IUDs (intrauterine devices) and implants are not only safe for nearly all women of reproductive age, but also the best forms of reversible contraception currently available, the American College of Obstetricians and Gynecologists announced today in a Practice Bulletin published in Obstetrics & Gynecology.

The new recommendations offer guidance to specialist doctors (Ob-Gyns) in selecting suitable candidates for long-acting reversible contraceptives (LARCs), as well as managing medical issues related to their use.

Eve Espey, MD, MPH, co-author of the Practice Bulletin, said:

"LARC methods are the best tool we have to fight against unintended pregnancies, which currently account for 49% of US pregnancies each year. The major advantage is that after insertion, LARCs work without having to do anything else. There's no maintenance required."

Experts say that over 50% of women who have a pregnancy they had not planned for had been using some form of contraception. Among those women, the main reason they became pregnant was because they either did not use the contraception properly, or were inconsistent with it.

The authors wrote:

"LARCs have the highest continuation rates of all reversible contraceptives, a key factor in contraceptive success."

Contraceptive implants and IUDs are inserted by a specialist at their practice office. There are two available types of IUDs:
  • The copper IUD - this device is effective for ten years. It releases small quantities of copper into the uterus, effectively preventing fertilization. Copper also undermines the sperm's ability to travel through the uterus into the fallopian tubes. If inserted within five days of unprotected sex, it can also be used effectively for emergency contraception.

    Females continue ovulating with this device, with possibly more initial menstrual bleeding and cramping. Studies indicate that these symptoms diminish after time. The main reason women discontinue long-term copper IUD use is heavy menstrual bleeding and dysmenorrhea (period pains). It is important that doctors inform their patients about this beforehand.
  • The Hormonal IUD - progestin, a hormone, is released into the uterus, resulting in thickening of cervical mucus and thinning of the uterine lining. Sperm may also lose some of their activity. This device has been approved by the FDA (Food and Drug Administration) for the treatment of heavy bleeding, because it may make menstrual cycles lighter. It is an effective contraceptive for five years.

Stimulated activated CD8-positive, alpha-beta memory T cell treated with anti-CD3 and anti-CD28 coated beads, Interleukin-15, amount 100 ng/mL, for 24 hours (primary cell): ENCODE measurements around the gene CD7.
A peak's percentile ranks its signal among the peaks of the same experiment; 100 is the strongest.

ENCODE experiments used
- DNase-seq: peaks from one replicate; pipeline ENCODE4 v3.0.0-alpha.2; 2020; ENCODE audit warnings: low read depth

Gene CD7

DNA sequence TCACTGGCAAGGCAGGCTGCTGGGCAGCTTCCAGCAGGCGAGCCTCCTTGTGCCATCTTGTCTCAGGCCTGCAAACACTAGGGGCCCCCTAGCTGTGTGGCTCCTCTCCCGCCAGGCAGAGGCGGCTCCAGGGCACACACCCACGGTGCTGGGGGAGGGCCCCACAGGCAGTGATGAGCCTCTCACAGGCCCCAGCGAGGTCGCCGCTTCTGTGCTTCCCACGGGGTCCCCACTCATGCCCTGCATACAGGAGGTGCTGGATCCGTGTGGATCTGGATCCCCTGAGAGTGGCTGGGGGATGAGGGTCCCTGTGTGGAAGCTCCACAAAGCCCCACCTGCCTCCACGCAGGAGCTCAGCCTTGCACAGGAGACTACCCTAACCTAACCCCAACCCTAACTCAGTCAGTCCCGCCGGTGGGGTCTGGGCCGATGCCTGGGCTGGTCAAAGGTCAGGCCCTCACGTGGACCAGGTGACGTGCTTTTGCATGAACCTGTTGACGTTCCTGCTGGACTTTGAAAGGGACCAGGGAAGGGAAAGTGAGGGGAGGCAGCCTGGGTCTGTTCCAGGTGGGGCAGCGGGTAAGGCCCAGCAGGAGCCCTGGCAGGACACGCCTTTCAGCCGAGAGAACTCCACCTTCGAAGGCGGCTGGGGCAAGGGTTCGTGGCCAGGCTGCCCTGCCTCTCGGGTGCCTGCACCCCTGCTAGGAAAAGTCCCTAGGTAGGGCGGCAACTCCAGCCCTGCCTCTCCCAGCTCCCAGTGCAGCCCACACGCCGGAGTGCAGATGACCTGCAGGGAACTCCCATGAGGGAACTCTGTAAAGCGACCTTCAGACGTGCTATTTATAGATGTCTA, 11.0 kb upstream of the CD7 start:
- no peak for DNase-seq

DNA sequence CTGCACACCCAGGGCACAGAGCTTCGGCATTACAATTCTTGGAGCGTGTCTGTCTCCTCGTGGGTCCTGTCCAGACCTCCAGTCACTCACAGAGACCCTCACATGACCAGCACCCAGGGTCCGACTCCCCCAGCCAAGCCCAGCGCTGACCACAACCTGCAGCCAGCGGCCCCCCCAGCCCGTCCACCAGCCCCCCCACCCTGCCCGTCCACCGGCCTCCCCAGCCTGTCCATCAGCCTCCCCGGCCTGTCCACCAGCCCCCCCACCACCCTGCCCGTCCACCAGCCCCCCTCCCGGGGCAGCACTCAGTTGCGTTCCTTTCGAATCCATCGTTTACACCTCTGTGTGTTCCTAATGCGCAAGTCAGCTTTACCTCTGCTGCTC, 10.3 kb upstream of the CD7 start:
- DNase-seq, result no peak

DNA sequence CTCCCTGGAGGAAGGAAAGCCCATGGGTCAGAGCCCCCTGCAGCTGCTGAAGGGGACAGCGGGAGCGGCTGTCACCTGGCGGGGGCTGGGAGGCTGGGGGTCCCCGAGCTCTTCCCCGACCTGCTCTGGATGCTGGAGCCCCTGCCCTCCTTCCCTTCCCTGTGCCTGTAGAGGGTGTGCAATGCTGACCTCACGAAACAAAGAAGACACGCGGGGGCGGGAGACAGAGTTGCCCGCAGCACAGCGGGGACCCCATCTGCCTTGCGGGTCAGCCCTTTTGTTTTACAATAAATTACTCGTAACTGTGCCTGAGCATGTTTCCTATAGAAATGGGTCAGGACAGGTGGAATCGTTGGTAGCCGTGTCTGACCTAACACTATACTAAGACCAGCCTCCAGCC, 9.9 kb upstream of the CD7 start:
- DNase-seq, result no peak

The contraceptive implant - a small rod, the size of a matchstick, is inserted under the skin of the upper arm. It releases controlled amounts of an ovulation-suppressing hormone. It has a pregnancy rate of 0.05% - the most effective method of reversible contraception available today. It is effective for up to three years.

The authors explain that less than 6% of women in America of reproductive age use IUDs (2006-2008). The American College of Obstetricians and Gynecologists believes that IUDs are not very popular because of concerns regarding cost, as well as lack of knowledge.

Dr. Espey said:

"Women need to know that today's IUDs are much improved from earlier versions, and complications are extremely rare. IUDs are not abortifacients-they work before pregnancy is established-and are safe for the majority of women, including adolescents and women who have never had children. And while upfront costs may be higher, LARCs are much more cost-effective than other contraceptive methods in the long run. The benefits of IUDs and the contraceptive implant in preventing unplanned pregnancy could be profound with widespread adoption of these methods, and ob-gyns are in a great position to effect change."

"Practice Bulletin No. 121: Long-Acting Reversible Contraception: Implants and Intrauterine Devices"
Obstetrics & Gynecology. 118(1):184-196, July 2011. doi: 10.1097/AOG.0b013e318227f05e

Written by Christian Nordqvist